“They can’t take it if I don’t got it.”

That’s what poverty sounds like. 

It’s a voice that lives in the moment because this present moment is the one thing “they” can’t take away. It’s a voice that is accustomed to “not having” because the moment it’s admitted you “have,” you have a 100% chance of losing it. 

The choice many have is not between spending or saving. It’s between spending or having it taken. 

“They can’t take it if I don’t got it.”

But “it” isn’t really all that much. Sure, it would add up to a lot over time. But that’s assuming it would ever be allowed to add up. Life doesn’t seem to ever let that happen. And since “it” isn’t really all that much, “it” is spent on cheap and immediate pleasures like drive-thru food, paper-thin plastic toys, the latest knock-off of the latest big thing. “It” is spent on brief moments of relief, forgetfulness, and food that satisfies the immediate cravings for more. There is more than one meaning behind the term “empty calories.” 

As a society, we certainly have a need for more thorough and widespread education on principles of nutrition. But if you think the problem is as simple as education and ignorance – honestly ask yourself whether you know anyone who would say a bag of Cheetos is healthier than a bag of carrots. Everyone knows the answer. The Cheetos get picked because they taste really good and they give pleasure right now. Carrots taste ok and they give a sliver of extra pleasure to a future I can barely hope to see. So why choose the carrots?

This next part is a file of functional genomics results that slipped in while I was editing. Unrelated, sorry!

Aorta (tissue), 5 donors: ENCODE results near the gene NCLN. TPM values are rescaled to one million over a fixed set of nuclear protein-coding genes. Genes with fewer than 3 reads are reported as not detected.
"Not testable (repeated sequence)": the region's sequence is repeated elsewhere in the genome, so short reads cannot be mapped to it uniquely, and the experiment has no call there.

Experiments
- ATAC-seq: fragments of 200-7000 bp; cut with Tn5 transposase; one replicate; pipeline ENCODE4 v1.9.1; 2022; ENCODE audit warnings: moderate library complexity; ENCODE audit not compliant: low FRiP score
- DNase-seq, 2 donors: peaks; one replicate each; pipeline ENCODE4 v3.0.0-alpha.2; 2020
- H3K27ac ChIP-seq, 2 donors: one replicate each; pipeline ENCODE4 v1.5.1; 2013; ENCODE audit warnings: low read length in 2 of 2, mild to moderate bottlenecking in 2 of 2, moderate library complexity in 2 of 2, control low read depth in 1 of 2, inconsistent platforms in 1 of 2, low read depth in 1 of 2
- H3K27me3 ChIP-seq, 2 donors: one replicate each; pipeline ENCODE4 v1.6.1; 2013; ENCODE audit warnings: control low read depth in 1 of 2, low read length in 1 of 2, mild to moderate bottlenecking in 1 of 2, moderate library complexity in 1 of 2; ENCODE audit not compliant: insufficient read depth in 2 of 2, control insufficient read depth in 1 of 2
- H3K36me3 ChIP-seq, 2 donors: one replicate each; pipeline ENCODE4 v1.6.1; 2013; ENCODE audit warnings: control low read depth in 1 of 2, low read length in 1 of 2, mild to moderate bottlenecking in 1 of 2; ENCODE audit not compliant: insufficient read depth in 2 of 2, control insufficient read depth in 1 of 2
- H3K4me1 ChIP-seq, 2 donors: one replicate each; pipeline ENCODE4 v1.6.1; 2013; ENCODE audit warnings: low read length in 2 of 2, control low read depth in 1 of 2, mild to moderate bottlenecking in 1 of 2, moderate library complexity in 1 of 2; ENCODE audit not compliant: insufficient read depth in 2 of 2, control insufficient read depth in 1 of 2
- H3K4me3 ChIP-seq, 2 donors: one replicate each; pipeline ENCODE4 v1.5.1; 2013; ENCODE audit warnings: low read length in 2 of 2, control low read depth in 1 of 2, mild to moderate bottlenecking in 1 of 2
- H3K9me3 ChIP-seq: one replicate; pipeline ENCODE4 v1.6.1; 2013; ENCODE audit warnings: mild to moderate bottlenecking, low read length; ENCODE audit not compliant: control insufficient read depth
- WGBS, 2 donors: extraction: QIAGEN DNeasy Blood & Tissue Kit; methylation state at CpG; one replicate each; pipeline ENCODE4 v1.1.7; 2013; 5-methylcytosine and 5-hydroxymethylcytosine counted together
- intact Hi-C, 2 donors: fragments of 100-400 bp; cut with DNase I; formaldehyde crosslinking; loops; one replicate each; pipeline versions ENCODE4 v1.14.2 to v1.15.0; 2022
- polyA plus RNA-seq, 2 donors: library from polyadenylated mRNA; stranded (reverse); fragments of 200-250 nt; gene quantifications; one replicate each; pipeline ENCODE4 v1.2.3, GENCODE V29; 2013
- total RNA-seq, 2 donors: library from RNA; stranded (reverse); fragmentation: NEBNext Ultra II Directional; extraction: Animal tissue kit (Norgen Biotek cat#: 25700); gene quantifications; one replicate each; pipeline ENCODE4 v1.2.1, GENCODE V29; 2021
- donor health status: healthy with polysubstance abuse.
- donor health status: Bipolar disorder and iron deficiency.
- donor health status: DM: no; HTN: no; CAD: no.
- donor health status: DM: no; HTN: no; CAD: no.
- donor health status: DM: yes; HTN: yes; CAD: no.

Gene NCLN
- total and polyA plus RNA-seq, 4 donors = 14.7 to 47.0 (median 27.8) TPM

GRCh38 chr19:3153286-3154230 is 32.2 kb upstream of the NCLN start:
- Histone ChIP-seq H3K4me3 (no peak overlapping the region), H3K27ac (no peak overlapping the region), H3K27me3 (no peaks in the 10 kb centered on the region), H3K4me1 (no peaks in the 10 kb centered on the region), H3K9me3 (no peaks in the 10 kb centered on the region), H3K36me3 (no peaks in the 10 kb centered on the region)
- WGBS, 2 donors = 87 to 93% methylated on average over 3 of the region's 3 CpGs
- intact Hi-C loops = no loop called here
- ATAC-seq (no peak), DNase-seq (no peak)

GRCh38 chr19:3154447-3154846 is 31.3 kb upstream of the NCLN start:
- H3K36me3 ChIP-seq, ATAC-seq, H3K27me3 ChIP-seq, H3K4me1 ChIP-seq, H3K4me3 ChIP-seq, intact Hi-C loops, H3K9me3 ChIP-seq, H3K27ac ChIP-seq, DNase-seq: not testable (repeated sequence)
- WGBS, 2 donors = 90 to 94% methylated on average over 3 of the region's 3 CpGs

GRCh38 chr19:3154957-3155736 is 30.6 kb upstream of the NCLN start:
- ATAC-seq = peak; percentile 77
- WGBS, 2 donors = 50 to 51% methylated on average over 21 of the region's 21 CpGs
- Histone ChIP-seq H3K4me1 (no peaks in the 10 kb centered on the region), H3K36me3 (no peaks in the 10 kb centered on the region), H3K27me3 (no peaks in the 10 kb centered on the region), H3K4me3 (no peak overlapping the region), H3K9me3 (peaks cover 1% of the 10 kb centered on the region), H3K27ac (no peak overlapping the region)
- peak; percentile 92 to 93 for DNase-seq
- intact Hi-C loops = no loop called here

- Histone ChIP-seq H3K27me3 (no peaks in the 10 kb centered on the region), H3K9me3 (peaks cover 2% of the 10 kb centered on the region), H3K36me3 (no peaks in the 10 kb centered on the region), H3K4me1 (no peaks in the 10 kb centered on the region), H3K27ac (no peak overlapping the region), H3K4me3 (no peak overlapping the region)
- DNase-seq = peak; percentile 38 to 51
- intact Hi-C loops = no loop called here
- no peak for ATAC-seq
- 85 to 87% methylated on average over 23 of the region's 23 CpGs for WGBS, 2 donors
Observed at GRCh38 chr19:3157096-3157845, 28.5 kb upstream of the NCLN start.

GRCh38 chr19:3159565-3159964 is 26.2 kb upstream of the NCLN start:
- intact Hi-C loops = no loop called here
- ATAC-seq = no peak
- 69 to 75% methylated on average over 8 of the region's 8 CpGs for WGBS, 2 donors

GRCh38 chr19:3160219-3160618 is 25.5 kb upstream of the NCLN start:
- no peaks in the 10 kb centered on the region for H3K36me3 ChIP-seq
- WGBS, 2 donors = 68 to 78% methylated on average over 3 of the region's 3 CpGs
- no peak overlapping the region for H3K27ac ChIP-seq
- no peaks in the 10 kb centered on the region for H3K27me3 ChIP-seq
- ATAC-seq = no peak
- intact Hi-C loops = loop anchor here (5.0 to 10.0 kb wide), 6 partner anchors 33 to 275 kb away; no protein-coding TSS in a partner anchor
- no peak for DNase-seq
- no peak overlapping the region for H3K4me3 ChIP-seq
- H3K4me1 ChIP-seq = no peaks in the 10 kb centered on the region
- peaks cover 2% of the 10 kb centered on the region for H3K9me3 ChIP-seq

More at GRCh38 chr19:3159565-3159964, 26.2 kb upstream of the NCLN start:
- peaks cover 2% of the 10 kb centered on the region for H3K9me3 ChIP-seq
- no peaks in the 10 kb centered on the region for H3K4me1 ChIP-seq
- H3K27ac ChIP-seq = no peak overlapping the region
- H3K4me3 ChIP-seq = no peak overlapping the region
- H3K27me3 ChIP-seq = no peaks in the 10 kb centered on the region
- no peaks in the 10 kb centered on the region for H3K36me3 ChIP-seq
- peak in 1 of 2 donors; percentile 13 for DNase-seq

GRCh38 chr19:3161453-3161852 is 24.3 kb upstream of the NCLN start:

Also, Cheetos don’t go bad. Cheetos fit nicely into the part of our brain reserved for “cheap” snack. Carrots get slimy. Carrots fit nicely into the part of our brain reserved for “produce” which we’re often told is expensive. 

  • Cheetos – immediate pleasure, don’t spoil, cheap
  • Carrots – possible future pleasure, spoil, expensive

Now it doesn’t seem so black and white. It’s not as clean and simple as healthy or unhealthy. The battle in the mind and heart of the broke/n is the battle of hope. Is there a future in which I can have something that won’t be taken away by The Man, the government, family, robbery, medical bills, last minute emergencies, debt life?

“They can’t take it if I don’t got it.”

What’s my point?

What’s healthy and what’s not healthy has been discussed and debated ad nauseum. There are more varieties of fad diets than there are varieties of vegetables in an inner-city grocery store. You can’t change the health of the broke/n by shouting from the rooftops that they should eat carrots instead of Cheetos. They already know that. They’re not stupid. It’s not a matter of ‘what.’ It’s a matter of ‘why’ and ‘how.’ 

If you can give someone a way, or ways, to improve and control their health, appearance, energy, etc. that can’t be taken away by external forces, you are allowing them to dare to hope. You are giving them power by revealing a power they already have. I’ll eat now for the future if I can see that I actually have some control over how it turns out. You need to show someone how health and fitness can actually be something “they” can’t take. 

There is a helpful saying that goes something like,” Give a man a fish and you’ll feed him for a day. Teach a man to fish and you’ll feed him for a lifetime.”

Just remember that telling a man that he should eat fish is neither giving him a fish nor teaching him how.

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